It would be interesting to discover a connection – especially since the unknown young lady pictured bears a slight resemblance to the young Martha Washington (coloring, facial shape, apparent short stature). The painter never came to America, so it’s just a coincidence – unless he just happened to paint a family member – a young daughter or granddaughter, perhaps? – who just might have been Martha’s distant cousin and who shared some of her DNA. Martha would have been considerably older than the subject of the portrait at the time of its creation.

    So, 10/10. Extra point for the history-mystery.

    • What an interesting theory! I’d say she was more painted in the fashionable style of the era, than really showing specific facial features: huge amounts of female portraiture of this timeperiod show very similar features. She’s also young enough we’d still expect her to be quite petite (you’d never guess it now, but I was the shortest girl in my class until I was 14 years old!), so hard to really draw a link to Martha Washington from either of those. The names are more interesting: Bartholemew was a very common 18th c name, so not much of a clue, but Dandridge might be more uncommon? But then that supposes the model was related to the artist – and more likely she was just a totally unrelated commission.

  14. Wylie says

    Beautiful! I love all components of this look but somehow when it’s all together it lacks that WOW visual impact.


  15. I would love to wear that dress (were I younger and smaller). The colours work really well, the shape is divine and I love all those little details.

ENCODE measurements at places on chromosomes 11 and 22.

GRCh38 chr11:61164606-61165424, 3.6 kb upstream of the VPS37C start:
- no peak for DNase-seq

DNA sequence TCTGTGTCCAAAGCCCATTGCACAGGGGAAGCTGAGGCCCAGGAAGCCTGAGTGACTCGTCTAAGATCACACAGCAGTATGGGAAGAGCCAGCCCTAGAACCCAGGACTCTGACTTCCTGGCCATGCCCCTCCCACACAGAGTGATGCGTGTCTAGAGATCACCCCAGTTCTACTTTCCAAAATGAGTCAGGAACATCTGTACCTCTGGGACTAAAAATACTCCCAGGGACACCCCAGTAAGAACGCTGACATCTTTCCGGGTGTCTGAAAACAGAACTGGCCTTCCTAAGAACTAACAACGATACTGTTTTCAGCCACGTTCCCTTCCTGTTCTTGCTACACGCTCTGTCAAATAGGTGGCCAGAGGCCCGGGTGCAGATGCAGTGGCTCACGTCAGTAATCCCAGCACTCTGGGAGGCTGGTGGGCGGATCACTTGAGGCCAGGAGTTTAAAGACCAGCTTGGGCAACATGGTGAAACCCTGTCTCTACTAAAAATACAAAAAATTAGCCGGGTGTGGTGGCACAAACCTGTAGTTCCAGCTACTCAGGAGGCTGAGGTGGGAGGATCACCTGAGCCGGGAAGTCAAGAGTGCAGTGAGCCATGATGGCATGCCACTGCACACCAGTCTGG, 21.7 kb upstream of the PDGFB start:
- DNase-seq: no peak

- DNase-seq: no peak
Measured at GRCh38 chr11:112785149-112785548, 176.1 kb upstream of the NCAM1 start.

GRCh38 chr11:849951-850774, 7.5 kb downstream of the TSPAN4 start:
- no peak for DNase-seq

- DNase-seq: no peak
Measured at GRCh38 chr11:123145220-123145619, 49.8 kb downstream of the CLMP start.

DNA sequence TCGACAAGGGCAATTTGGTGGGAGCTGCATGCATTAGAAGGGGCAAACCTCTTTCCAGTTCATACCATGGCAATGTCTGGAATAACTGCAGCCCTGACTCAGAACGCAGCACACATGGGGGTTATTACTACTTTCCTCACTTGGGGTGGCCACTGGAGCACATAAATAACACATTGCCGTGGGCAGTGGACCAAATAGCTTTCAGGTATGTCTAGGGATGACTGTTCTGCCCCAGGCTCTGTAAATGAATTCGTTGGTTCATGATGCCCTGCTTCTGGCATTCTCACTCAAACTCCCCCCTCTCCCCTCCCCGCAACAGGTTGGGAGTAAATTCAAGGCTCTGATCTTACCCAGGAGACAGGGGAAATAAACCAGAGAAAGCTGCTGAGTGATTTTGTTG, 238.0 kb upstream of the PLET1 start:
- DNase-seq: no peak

16. Outo says

    I rather enjoy this dress. I wonder if this fabric is a direct import from Japan or a close copy of something coming out of Japan. The pattern in the fabric may seem strange from a western (especially modern) view, but I have seen this type of brocade in Japan and I think it would make up for a lovely kimono. The grey, slightly orangey red also makes sense in that context. I’m going to give it 10/10 for the possible Japan connection (and also because it is a nice dress)

    • This dress is definitely made from silk woven in Europe. There was a style of silk popular in the early 18th century, now known as ‘bizarre’ silk, which did use some motifs inspired by Chinese and Indian design, but was entirely European in the final product. This particular one was almost certainly designed and woven at Spitalfields, in London. There might have been some small Japanese influence as well, but it would have been minimal at the most – Japan’s contact with the West was so limited at the time.

  17. helen mclean says

    I’m not quite sure if it’s the design (frothy sleeves, wide square neckline, floral and lattice motifs) or the off grey colouring, but I don’t find this appealing at all. i give it 6.